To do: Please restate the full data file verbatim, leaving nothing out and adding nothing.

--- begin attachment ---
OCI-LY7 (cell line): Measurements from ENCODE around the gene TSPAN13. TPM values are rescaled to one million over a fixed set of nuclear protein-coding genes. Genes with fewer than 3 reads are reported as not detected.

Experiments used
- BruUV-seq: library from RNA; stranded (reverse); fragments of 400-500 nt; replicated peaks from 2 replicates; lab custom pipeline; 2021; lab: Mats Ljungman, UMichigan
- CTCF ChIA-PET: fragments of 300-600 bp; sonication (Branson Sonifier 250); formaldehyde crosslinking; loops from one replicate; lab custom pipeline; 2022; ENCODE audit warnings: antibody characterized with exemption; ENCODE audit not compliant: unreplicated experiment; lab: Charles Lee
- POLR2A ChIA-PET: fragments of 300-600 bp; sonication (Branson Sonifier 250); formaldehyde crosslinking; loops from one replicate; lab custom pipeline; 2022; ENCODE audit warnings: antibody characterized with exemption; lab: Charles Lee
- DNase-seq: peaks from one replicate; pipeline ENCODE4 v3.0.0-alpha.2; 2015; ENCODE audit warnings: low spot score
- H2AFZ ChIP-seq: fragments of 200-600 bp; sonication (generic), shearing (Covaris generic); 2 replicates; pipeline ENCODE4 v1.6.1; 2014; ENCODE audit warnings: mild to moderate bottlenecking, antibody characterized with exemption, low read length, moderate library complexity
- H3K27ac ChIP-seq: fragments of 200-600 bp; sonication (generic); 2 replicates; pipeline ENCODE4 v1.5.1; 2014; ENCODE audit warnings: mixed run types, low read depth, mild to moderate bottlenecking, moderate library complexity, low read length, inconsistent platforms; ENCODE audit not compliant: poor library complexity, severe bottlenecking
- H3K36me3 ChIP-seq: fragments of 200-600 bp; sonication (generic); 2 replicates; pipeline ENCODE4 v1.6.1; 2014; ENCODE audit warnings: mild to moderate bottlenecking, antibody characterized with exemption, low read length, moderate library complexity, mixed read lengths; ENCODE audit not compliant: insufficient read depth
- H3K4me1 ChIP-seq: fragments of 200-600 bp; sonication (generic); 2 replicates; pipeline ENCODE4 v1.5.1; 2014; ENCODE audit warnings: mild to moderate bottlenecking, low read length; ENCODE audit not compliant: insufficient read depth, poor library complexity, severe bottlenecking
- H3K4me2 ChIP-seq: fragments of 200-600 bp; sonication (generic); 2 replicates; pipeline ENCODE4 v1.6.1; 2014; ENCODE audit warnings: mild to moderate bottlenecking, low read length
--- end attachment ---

OCI-LY7 (cell line): Measurements from ENCODE around the gene TSPAN13. TPM values are rescaled to one million over a fixed set of nuclear protein-coding genes. Genes with fewer than 3 reads are reported as not detected.

Experiments used
- BruUV-seq: library from RNA; stranded (reverse); fragments of 400-500 nt; replicated peaks from 2 replicates; lab custom pipeline; 2021; lab: Mats Ljungman, UMichigan
- CTCF ChIA-PET: fragments of 300-600 bp; sonication (Branson Sonifier 250); formaldehyde crosslinking; loops from one replicate; lab custom pipeline; 2022; ENCODE audit warnings: antibody characterized with exemption; ENCODE audit not compliant: unreplicated experiment; lab: Charles Lee
- POLR2A ChIA-PET: fragments of 300-600 bp; sonication (Branson Sonifier 250); formaldehyde crosslinking; loops from one replicate; lab custom pipeline; 2022; ENCODE audit warnings: antibody characterized with exemption; lab: Charles Lee
- DNase-seq: peaks from one replicate; pipeline ENCODE4 v3.0.0-alpha.2; 2015; ENCODE audit warnings: low spot score
- H2AFZ ChIP-seq: fragments of 200-600 bp; sonication (generic), shearing (Covaris generic); 2 replicates; pipeline ENCODE4 v1.6.1; 2014; ENCODE audit warnings: mild to moderate bottlenecking, antibody characterized with exemption, low read length, moderate library complexity
- H3K27ac ChIP-seq: fragments of 200-600 bp; sonication (generic); 2 replicates; pipeline ENCODE4 v1.5.1; 2014; ENCODE audit warnings: mixed run types, low read depth, mild to moderate bottlenecking, moderate library complexity, low read length, inconsistent platforms; ENCODE audit not compliant: poor library complexity, severe bottlenecking
- H3K36me3 ChIP-seq: fragments of 200-600 bp; sonication (generic); 2 replicates; pipeline ENCODE4 v1.6.1; 2014; ENCODE audit warnings: mild to moderate bottlenecking, antibody characterized with exemption, low read length, moderate library complexity, mixed read lengths; ENCODE audit not compliant: insufficient read depth
- H3K4me1 ChIP-seq: fragments of 200-600 bp; sonication (generic); 2 replicates; pipeline ENCODE4 v1.5.1; 2014; ENCODE audit warnings: mild to moderate bottlenecking, low read length; ENCODE audit not compliant: insufficient read depth, poor library complexity, severe bottlenecking
- H3K4me2 ChIP-seq: fragments of 200-600 bp; sonication (generic); 2 replicates; pipeline ENCODE4 v1.6.1; 2014; ENCODE audit warnings: mild to moderate bottlenecking, low read length